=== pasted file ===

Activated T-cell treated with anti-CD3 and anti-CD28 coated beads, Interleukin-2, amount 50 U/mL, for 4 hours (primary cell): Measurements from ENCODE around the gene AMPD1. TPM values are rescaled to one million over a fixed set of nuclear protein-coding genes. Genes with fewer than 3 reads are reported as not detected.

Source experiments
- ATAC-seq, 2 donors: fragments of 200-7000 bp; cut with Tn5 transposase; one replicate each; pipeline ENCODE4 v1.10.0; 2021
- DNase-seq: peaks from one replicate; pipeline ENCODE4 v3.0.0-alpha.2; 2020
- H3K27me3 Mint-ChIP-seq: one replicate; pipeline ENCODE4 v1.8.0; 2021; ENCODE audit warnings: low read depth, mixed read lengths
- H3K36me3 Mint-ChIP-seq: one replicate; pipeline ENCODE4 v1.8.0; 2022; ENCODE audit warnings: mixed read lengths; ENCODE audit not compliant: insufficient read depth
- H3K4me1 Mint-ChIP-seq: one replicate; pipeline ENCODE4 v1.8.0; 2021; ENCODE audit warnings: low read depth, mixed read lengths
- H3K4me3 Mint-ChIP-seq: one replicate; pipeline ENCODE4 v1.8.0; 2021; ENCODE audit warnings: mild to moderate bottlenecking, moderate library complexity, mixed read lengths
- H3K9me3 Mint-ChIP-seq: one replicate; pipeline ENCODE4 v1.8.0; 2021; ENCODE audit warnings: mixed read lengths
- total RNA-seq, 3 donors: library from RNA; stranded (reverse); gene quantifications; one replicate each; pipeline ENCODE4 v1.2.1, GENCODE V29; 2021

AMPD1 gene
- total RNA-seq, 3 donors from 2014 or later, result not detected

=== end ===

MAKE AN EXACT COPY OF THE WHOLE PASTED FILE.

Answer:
Activated T-cell treated with anti-CD3 and anti-CD28 coated beads, Interleukin-2, amount 50 U/mL, for 4 hours (primary cell): Measurements from ENCODE around the gene AMPD1. TPM values are rescaled to one million over a fixed set of nuclear protein-coding genes. Genes with fewer than 3 reads are reported as not detected.

Source experiments
- ATAC-seq, 2 donors: fragments of 200-7000 bp; cut with Tn5 transposase; one replicate each; pipeline ENCODE4 v1.10.0; 2021
- DNase-seq: peaks from one replicate; pipeline ENCODE4 v3.0.0-alpha.2; 2020
- H3K27me3 Mint-ChIP-seq: one replicate; pipeline ENCODE4 v1.8.0; 2021; ENCODE audit warnings: low read depth, mixed read lengths
- H3K36me3 Mint-ChIP-seq: one replicate; pipeline ENCODE4 v1.8.0; 2022; ENCODE audit warnings: mixed read lengths; ENCODE audit not compliant: insufficient read depth
- H3K4me1 Mint-ChIP-seq: one replicate; pipeline ENCODE4 v1.8.0; 2021; ENCODE audit warnings: low read depth, mixed read lengths
- H3K4me3 Mint-ChIP-seq: one replicate; pipeline ENCODE4 v1.8.0; 2021; ENCODE audit warnings: mild to moderate bottlenecking, moderate library complexity, mixed read lengths
- H3K9me3 Mint-ChIP-seq: one replicate; pipeline ENCODE4 v1.8.0; 2021; ENCODE audit warnings: mixed read lengths
- total RNA-seq, 3 donors: library from RNA; stranded (reverse); gene quantifications; one replicate each; pipeline ENCODE4 v1.2.1, GENCODE V29; 2021

AMPD1 gene
- total RNA-seq, 3 donors from 2014 or later, result not detected